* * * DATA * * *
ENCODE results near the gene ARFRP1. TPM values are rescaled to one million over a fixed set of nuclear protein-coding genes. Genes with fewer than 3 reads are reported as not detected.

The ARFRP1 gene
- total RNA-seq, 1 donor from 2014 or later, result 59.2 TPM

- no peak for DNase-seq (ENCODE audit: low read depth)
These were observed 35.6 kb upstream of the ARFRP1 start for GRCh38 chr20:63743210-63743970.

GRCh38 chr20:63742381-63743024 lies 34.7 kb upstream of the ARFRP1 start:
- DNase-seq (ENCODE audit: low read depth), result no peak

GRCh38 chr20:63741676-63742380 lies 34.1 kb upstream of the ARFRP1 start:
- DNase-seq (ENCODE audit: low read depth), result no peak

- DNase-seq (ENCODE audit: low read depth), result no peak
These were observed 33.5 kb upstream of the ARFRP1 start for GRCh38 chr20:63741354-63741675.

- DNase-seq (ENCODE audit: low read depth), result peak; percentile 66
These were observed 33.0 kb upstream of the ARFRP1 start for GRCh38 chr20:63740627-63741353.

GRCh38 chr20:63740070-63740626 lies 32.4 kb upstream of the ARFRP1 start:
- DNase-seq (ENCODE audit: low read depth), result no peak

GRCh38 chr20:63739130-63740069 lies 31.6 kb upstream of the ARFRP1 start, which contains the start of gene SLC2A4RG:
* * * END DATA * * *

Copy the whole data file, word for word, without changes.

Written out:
ENCODE results near the gene ARFRP1. TPM values are rescaled to one million over a fixed set of nuclear protein-coding genes. Genes with fewer than 3 reads are reported as not detected.

The ARFRP1 gene
- total RNA-seq, 1 donor from 2014 or later, result 59.2 TPM

- no peak for DNase-seq (ENCODE audit: low read depth)
These were observed 35.6 kb upstream of the ARFRP1 start for GRCh38 chr20:63743210-63743970.

GRCh38 chr20:63742381-63743024 lies 34.7 kb upstream of the ARFRP1 start:
- DNase-seq (ENCODE audit: low read depth), result no peak

GRCh38 chr20:63741676-63742380 lies 34.1 kb upstream of the ARFRP1 start:
- DNase-seq (ENCODE audit: low read depth), result no peak

- DNase-seq (ENCODE audit: low read depth), result no peak
These were observed 33.5 kb upstream of the ARFRP1 start for GRCh38 chr20:63741354-63741675.

- DNase-seq (ENCODE audit: low read depth), result peak; percentile 66
These were observed 33.0 kb upstream of the ARFRP1 start for GRCh38 chr20:63740627-63741353.

GRCh38 chr20:63740070-63740626 lies 32.4 kb upstream of the ARFRP1 start:
- DNase-seq (ENCODE audit: low read depth), result no peak

GRCh38 chr20:63739130-63740069 lies 31.6 kb upstream of the ARFRP1 start, which contains the start of gene SLC2A4RG: